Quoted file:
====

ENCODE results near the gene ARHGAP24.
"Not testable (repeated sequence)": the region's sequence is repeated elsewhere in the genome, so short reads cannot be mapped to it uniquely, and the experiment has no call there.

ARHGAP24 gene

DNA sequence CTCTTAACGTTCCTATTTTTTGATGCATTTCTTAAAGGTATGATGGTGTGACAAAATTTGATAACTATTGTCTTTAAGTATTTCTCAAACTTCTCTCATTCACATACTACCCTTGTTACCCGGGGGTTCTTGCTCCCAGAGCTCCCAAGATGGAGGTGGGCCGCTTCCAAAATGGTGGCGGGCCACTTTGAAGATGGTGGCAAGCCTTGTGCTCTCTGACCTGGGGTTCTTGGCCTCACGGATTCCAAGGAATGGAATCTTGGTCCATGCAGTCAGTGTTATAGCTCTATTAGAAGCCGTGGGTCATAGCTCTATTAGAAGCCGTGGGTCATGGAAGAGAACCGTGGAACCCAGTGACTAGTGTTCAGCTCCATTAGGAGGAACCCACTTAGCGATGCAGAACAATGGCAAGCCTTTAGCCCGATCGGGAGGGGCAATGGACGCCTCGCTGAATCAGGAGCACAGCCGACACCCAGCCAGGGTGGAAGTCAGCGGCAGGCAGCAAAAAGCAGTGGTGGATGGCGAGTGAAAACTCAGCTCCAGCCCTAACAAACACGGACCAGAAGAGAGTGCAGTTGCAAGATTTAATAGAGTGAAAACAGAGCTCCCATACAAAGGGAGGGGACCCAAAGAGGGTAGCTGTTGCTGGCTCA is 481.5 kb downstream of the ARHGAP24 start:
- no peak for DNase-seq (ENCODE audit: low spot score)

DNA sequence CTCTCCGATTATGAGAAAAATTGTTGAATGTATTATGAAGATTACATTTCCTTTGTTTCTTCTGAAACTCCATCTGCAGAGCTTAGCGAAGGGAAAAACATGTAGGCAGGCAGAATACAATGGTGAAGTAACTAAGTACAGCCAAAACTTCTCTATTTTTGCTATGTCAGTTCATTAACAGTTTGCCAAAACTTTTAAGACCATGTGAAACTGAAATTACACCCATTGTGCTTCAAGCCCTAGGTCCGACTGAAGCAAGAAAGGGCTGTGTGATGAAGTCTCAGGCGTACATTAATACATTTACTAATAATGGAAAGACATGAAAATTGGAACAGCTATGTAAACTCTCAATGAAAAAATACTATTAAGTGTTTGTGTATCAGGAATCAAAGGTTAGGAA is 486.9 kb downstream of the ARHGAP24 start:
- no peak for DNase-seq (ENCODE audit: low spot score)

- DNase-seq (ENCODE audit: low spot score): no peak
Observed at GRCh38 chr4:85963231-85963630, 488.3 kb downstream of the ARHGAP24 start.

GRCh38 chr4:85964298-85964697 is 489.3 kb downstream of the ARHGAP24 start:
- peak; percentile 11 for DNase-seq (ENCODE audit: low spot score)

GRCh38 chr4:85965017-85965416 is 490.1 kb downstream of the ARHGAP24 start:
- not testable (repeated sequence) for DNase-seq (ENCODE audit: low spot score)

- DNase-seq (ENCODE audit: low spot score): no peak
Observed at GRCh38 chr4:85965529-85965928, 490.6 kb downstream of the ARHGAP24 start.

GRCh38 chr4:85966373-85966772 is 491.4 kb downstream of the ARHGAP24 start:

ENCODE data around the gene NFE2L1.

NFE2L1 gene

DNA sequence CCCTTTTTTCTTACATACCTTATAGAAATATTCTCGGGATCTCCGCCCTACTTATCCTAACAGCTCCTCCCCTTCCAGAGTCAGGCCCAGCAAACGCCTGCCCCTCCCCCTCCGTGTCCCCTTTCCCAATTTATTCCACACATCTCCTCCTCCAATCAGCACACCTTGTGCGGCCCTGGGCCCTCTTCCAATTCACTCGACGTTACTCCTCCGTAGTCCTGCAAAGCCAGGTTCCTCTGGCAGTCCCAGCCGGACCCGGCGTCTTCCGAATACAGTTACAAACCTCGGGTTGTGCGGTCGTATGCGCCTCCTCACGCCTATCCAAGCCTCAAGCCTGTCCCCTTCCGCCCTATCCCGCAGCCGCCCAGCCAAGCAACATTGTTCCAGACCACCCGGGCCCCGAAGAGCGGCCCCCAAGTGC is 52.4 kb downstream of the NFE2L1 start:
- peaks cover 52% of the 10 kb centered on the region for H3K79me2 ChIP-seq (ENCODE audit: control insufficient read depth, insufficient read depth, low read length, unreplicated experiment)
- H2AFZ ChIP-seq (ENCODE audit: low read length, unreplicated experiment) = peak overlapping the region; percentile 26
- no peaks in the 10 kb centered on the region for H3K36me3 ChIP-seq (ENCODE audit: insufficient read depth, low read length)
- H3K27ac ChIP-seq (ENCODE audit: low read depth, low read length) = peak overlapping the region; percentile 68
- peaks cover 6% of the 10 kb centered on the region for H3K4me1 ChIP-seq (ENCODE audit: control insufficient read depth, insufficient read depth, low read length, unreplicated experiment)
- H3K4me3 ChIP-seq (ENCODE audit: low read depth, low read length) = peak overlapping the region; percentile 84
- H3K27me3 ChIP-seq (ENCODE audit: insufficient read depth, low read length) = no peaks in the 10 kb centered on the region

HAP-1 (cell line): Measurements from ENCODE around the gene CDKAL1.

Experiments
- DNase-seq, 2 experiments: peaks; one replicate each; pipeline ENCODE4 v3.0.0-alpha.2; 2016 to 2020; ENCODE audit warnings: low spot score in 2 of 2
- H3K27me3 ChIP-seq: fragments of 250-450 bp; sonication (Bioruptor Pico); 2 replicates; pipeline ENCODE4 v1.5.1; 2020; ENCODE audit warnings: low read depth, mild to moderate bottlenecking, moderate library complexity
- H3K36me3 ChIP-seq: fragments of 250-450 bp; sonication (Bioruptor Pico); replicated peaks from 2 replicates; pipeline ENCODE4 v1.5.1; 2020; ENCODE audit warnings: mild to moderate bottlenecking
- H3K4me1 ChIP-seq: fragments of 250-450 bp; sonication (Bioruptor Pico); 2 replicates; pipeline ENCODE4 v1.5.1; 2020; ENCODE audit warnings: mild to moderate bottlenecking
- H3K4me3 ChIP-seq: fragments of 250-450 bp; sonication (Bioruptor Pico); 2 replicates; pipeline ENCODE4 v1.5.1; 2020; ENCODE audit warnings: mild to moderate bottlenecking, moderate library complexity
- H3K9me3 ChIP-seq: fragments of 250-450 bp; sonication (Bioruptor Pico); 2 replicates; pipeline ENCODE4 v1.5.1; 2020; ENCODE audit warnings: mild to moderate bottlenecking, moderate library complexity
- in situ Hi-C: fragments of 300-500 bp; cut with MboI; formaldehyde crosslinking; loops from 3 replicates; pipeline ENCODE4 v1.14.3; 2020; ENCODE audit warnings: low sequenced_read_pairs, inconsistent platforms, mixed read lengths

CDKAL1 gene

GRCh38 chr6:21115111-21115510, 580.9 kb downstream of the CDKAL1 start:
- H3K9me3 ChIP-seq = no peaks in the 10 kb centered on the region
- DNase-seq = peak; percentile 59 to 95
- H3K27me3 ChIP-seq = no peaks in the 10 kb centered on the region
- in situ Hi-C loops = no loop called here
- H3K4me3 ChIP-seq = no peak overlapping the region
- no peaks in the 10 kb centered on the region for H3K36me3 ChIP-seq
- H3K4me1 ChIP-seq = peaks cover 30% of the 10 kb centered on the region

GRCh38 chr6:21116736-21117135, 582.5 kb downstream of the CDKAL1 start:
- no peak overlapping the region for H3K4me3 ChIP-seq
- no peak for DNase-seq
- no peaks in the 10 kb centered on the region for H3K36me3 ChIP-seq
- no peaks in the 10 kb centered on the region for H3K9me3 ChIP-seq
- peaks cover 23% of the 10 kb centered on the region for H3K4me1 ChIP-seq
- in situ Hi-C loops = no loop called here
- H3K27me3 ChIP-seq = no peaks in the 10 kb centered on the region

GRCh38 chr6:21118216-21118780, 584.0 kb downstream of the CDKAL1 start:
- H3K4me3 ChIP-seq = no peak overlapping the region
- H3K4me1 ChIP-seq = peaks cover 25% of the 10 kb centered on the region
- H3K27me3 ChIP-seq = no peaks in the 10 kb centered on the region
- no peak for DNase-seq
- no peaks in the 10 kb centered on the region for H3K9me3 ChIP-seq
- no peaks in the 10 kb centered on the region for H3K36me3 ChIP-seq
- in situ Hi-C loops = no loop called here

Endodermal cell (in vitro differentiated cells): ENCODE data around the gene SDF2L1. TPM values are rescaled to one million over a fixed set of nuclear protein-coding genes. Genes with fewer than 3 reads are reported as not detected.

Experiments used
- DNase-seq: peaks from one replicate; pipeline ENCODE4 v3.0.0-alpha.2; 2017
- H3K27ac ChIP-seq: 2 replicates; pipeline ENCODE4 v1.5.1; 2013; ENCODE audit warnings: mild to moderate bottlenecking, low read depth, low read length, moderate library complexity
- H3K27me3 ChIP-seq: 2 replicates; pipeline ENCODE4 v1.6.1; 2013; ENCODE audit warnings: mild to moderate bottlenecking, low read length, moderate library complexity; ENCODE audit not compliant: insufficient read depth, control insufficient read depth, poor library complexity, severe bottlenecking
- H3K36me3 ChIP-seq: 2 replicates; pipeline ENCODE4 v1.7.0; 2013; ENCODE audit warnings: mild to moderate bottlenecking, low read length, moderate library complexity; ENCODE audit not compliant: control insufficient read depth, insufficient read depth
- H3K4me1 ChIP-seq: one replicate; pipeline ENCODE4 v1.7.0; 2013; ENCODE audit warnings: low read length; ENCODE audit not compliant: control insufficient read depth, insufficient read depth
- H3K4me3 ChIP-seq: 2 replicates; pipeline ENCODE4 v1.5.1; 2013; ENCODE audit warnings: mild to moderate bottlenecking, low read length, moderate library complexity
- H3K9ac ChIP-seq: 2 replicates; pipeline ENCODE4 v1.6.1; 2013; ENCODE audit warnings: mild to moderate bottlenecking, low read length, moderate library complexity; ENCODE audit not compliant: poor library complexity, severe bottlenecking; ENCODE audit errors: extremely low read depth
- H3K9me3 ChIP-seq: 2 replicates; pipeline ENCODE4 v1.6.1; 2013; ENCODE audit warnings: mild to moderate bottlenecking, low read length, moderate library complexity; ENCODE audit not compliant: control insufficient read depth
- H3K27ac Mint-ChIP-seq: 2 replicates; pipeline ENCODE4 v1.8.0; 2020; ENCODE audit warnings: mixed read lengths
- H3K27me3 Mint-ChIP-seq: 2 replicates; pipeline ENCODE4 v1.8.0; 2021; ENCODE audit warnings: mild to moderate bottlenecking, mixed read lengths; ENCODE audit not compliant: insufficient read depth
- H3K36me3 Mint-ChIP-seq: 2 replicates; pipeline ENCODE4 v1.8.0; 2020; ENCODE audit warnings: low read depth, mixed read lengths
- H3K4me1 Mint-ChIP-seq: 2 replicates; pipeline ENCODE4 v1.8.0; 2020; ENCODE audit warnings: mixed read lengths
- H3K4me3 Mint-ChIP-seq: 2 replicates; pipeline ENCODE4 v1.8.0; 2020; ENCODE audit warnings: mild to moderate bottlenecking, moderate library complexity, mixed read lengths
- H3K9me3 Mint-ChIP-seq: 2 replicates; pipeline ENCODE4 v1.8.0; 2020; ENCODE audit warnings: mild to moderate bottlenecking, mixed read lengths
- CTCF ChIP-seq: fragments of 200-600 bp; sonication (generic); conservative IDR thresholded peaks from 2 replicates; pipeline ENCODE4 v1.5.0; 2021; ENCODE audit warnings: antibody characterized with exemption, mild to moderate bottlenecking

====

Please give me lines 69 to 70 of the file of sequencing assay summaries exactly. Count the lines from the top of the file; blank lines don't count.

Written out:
- H3K9ac ChIP-seq: 2 replicates; pipeline ENCODE4 v1.6.1; 2013; ENCODE audit warnings: mild to moderate bottlenecking, low read length, moderate library complexity; ENCODE audit not compliant: poor library complexity, severe bottlenecking; ENCODE audit errors: extremely low read depth
- H3K9me3 ChIP-seq: 2 replicates; pipeline ENCODE4 v1.6.1; 2013; ENCODE audit warnings: mild to moderate bottlenecking, low read length, moderate library complexity; ENCODE audit not compliant: control insufficient read depth